[Wgcp-whc] WGCP--Minutes on Shadowtime and what's to come
richard.deming at yale.edu
richard.deming at yale.edu
Sat Mar 8 16:18:43 EST 2008
I write to present a bit belatedly the minutes from the previous session of the
Working Seminar in Contemporary Poetics (held on Friday February 15th). This
session was devoted to Charles Bernstein?s Shadowtime to correlate with a
talk presented by Marjorie Perloff to the English Department. Professor
Perloff had originally been scheduled to present on Shadowtime but changed her
focus to Walter Benjamin?s Arcades Project and its relevance to a poetics of
assemblage. I will give just the briefest gloss of Professor Perloff?s talk
at the end.
The session on Shadowtime worked as a strong sequel to our discussion of the
Blaise Cendrars/ Sonia Delauney collaboration of the seminal artist book La
Prose du Transsibérien. In our earlier discussion, we discussed what it means
to separate the visual and the textual elements, if it was even possible. Or is
the text dependant on the interface/interaction of these constituent elements?
We talked about the ways that the different grammars and discourses of art and
literature in engaging this piece worked both in conjunction and at
cross-purposes so as to destabilize conventional reading practices and indeed
shows these practices as being conventional and determined.
In the case of Shadowtime, the question that was posed and that we kept
returning to was what it meant to separate the libretto (Bernstein?s text)
from the music of the opera by Brian Ferneyhough, a leading composer of
contemporary music, of which it was part. Although we thought ultimately we
could put the question aside in that the text was published separately and
because Bernstein had been reading excerpts of Shadowtime for years?thereby
providing authorial insistence tat the work could and should be considered on
its own?it was a question that we would return to as the music (which none of
the group had heard) might help determine even the way that the poem would be
voiced (simultaneously or in sections). The element of knowing dramatically
who spoke when (and what else might be occurring in and at the moment) did
introduce the idea of temporality. Since texts are read sequentially (one word
after another, even if the syntactical chain or logical progression is thrown
into question), the fact that at times Shadowtime seems to insist on a
simultaneity of voices (words being delivered at the same time) troubles the
temporal situation of the text. Perhaps this temporality cannot be overcome by
reading (aloud or quietly to oneself) ad yet the text in and of itself brings
that problem forward. Given the work?s title, it is perhaps no surprise that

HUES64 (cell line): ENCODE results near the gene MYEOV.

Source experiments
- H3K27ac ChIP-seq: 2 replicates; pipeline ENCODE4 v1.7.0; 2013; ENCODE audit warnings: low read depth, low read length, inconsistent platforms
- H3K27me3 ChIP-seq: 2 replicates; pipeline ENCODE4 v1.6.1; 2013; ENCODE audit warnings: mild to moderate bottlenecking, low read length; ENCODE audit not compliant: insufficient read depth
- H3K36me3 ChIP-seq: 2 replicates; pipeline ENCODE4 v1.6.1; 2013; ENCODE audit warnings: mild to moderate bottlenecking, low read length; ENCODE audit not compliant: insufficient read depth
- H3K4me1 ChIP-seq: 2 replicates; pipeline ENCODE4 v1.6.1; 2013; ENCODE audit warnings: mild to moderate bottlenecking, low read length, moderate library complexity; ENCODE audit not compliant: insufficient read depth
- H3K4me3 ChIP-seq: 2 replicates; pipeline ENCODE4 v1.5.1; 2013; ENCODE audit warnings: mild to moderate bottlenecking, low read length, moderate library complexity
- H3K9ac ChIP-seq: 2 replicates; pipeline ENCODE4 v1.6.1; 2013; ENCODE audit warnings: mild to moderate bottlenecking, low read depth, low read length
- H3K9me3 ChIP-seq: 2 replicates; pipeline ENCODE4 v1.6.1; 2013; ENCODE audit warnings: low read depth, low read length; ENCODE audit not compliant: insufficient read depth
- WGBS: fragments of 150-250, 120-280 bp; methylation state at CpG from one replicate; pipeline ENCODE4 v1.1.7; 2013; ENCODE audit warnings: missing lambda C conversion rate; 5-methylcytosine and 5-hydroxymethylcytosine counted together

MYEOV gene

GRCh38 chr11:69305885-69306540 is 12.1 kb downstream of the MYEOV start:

one of the issues it tackles is time and sequence.
I will quote here an excerpt of interview available online in which Bernstein
discusses the tension between the libretto and it place within the opera:
?The Doctrine of Similarity,? Scene III, is the first section I heard
performed. In the libretto, Scene III has very little in the way of
mise-en-scene, or imagined action, or voiced characters. It is a set of 13
texts (canons as we call them) of various lengths, connected through thematic
and numeric associations. It?s close to a serial poem, and is as far from the
text of a dramatic opera as is Brian?s wordless Scene II. My approach was to
leave things wide open, and very various, for Brian. The texts could be set in
many different ways. I remember once asking Brian what the relation of my own
performance of the libretto of Shadowtime?I had sent him a tape of a reading
I gave from the libretto?would be to that of the text as performed in the
opera. He answered: none. I loved that response because it meant that what he
wanted to do would not be possible within the confines of a solo voice
recitation, which I am well able to do on my own. This was going to go
somewhere else, something I could not imagine. I was not disappointed. For one
thing, and I find this one of the most remarkable aspects of the vocal setting
in Shadowtime, Brian has sometimes overlaid the text: different parts of the
libretto are sung simultaneously. So the verbal matter becomes part of the
acoustic layering of the sound composition. Eventually, if you know the words,
it might be possible to hear the distinct verbal strands, but in composite one
hears not the singular threads but their composite: so here is an example of
what I mentioned before, ?a chordal poetics in which synchronic notes meld
into diachronic tones.?
Given what Bernstein indicates here, we might then situate the problem of
temporality in reading within general ideas of translation (the moving of ideas
from one language into another being only a small part of what occurs in the act
of translating). How can the world?s (and experience) complex fullness be
represented in language when reading is sequential, locked in time, and so